Disability Discrimination

A Starbucks employee has won a disability discrimination case, after problems arising from her dyslexia led her to make a number of errors in the workplace (Kumulchew v Starbucks).

Ms Kumulchew worked as a Shift Supervisor at Starbucks in Clapham.  As part of her role, she was required to record the temperatures of in-store fridges and water containers at specific times on a duty roster notebook.  She suffered from dyslexia (which Starbucks was aware of), which meant that she had difficulties with reading, writing, and telling the time.

Starbucks accused her of falsifying documents after mistakenly entering wrong information, essentially accusing her of fraud. Starbucks commenced disciplinary proceedings against Ms Kumulchew and gave her a written warning. The store also reduced her responsibilities and made her retrain, which, she claimed, left her feeling suicidal.

The tribunal was satisfied that her dyslexia constituted a disability for the purposes of the Equality Act.  They found that Starbucks had discriminated against her due to the effects of her disability and had failed to make reasonable adjustments as a result.  They also found that she had been victimised by Starbucks and that there was little or no knowledge or understanding of equality issues.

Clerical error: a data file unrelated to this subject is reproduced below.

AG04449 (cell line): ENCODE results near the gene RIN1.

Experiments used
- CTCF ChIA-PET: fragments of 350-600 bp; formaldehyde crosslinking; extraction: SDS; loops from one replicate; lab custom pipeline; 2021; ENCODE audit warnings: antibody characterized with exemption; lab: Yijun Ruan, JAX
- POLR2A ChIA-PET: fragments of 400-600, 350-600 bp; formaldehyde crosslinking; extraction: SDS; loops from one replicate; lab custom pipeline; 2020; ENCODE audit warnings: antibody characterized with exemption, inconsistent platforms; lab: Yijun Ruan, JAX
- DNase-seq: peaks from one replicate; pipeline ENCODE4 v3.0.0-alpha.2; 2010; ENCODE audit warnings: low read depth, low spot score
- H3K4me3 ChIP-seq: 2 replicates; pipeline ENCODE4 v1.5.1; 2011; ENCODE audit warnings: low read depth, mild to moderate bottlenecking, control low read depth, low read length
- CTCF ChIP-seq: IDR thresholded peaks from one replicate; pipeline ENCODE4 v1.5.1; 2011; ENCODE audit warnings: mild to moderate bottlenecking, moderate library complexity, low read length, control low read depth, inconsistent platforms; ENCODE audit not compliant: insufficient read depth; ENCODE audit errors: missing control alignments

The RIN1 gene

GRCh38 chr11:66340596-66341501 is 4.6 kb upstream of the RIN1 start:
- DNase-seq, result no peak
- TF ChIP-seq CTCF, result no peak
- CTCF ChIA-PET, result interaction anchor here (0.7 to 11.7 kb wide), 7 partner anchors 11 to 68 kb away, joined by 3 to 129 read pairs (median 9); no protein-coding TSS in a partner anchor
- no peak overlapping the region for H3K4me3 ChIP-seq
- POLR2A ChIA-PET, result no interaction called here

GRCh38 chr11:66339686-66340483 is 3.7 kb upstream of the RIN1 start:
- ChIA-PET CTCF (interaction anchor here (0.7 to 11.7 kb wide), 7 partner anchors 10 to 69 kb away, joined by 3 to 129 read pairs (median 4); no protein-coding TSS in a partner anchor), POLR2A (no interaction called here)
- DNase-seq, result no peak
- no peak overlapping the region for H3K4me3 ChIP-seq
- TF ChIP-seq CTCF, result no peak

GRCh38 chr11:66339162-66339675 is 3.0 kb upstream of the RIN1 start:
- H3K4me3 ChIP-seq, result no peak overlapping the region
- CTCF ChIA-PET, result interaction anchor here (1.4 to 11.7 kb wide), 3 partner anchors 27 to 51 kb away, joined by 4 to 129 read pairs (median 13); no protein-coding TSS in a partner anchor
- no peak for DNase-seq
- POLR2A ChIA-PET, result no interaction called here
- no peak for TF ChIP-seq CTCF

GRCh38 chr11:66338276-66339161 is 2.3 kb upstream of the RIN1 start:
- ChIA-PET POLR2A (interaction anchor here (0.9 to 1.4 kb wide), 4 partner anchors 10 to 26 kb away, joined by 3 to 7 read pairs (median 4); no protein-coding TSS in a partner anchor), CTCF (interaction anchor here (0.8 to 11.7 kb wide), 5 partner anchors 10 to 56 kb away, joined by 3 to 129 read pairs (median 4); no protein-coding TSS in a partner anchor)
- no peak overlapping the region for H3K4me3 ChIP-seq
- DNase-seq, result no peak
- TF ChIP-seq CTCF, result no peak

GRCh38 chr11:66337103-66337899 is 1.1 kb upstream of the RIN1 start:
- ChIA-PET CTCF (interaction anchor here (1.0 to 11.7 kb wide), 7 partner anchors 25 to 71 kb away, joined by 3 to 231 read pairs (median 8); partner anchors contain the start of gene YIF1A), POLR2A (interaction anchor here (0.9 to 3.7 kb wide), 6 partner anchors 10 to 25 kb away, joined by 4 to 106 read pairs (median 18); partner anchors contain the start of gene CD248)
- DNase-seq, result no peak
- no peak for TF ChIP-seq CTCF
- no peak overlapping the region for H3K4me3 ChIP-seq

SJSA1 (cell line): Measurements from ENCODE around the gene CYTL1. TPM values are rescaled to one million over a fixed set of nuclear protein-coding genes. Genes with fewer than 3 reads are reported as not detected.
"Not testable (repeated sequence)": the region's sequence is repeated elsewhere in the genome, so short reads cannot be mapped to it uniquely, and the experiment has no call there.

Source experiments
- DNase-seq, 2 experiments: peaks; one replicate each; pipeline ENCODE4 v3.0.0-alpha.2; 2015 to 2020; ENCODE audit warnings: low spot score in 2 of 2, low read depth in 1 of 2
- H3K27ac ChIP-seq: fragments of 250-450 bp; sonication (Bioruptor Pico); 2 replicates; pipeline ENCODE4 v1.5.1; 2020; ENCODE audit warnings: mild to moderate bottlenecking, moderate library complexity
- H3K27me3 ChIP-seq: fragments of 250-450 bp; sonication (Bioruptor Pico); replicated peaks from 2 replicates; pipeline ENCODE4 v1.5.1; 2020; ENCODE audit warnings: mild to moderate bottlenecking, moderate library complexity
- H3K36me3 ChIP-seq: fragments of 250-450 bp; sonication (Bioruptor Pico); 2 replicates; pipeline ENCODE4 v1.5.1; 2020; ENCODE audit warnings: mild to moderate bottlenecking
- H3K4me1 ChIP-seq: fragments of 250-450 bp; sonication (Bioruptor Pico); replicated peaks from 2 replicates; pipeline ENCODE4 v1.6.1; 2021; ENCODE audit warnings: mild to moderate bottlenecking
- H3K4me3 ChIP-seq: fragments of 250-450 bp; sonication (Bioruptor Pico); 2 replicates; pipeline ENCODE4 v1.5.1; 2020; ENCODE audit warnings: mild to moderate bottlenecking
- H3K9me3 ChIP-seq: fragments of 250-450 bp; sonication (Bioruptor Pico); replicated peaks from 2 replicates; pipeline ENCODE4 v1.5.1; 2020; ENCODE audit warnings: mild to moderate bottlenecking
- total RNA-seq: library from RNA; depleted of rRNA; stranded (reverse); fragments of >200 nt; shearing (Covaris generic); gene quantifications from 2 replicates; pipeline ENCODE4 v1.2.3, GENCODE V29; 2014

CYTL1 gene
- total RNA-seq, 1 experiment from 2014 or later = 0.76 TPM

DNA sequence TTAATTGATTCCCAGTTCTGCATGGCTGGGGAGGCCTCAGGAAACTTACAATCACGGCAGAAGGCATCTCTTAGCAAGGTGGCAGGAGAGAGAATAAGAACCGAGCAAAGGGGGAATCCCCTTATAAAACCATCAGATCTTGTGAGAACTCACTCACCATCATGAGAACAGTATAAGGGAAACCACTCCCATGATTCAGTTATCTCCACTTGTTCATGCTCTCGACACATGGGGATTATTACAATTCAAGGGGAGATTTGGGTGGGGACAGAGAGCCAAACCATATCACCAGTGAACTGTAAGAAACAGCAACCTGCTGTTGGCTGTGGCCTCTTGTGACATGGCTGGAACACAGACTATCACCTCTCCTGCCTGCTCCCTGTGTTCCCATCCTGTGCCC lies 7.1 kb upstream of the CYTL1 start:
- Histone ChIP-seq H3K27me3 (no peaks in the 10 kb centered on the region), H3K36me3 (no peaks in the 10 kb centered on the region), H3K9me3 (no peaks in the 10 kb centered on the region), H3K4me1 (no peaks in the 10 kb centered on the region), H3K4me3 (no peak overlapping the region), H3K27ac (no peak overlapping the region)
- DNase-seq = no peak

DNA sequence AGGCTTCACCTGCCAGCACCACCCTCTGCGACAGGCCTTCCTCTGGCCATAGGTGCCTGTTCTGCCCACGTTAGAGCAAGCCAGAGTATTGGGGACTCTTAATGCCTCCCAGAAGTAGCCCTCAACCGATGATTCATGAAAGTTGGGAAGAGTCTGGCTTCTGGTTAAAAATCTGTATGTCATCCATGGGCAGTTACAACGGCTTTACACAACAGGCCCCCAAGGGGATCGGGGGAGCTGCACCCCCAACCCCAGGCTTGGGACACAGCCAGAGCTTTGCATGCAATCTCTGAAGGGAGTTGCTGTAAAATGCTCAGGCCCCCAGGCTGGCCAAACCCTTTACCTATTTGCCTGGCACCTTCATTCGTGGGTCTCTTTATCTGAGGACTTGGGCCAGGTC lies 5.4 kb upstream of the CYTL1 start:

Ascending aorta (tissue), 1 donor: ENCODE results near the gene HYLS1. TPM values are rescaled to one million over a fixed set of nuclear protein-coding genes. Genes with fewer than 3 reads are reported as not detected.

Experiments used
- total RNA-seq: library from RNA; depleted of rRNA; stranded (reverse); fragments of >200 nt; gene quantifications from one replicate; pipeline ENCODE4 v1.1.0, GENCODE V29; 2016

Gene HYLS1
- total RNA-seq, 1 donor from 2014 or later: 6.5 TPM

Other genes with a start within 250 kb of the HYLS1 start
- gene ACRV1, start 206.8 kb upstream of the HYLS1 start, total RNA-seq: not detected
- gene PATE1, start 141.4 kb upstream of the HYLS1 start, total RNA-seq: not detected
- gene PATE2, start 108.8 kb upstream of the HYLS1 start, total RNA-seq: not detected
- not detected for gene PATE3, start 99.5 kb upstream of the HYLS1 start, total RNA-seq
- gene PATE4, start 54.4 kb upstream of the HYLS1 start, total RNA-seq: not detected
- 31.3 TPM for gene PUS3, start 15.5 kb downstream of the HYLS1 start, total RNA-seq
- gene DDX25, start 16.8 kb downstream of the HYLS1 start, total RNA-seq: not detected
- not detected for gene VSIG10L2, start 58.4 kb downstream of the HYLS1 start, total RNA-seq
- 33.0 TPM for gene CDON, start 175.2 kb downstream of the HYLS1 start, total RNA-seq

Whilst this case does not set a legal precedent it should act as a warning for employers to tread carefully with employees suffering from dyslexia, particularly because the condition and its effects may not be immediately apparent.  

Starbucks acted on the basis that it thought their employee was deliberately falsifying documents, but instead she was making mistakes because of her medical condition.  Had Starbucks investigated the issue properly and taken into account her dyslexia, it is easy to see how they could have put in place reasonable adjustments to enable her to carry out her role; for example, by way of a double check on the information she was recording, or reallocating duties amongst staff to remove those duties where her condition would pose a problem. As such, this case emphasises how important it is for employers to understand their employees’ disabilities and to ensure they are making all reasonable adjustments in light of the same.

Dr Kate Saunders, chief executive of the British Dyslexia Association, said cases such as Ms Kumulchew’s should be a “wake-up call” for employers. The Association estimates that as many as one in 10 people have dyslexia, although many have not been formally diagnosed.

If you have any questions arising from this article or would like further information on Disability Discrimination, please get in touch with a member of our Employment team.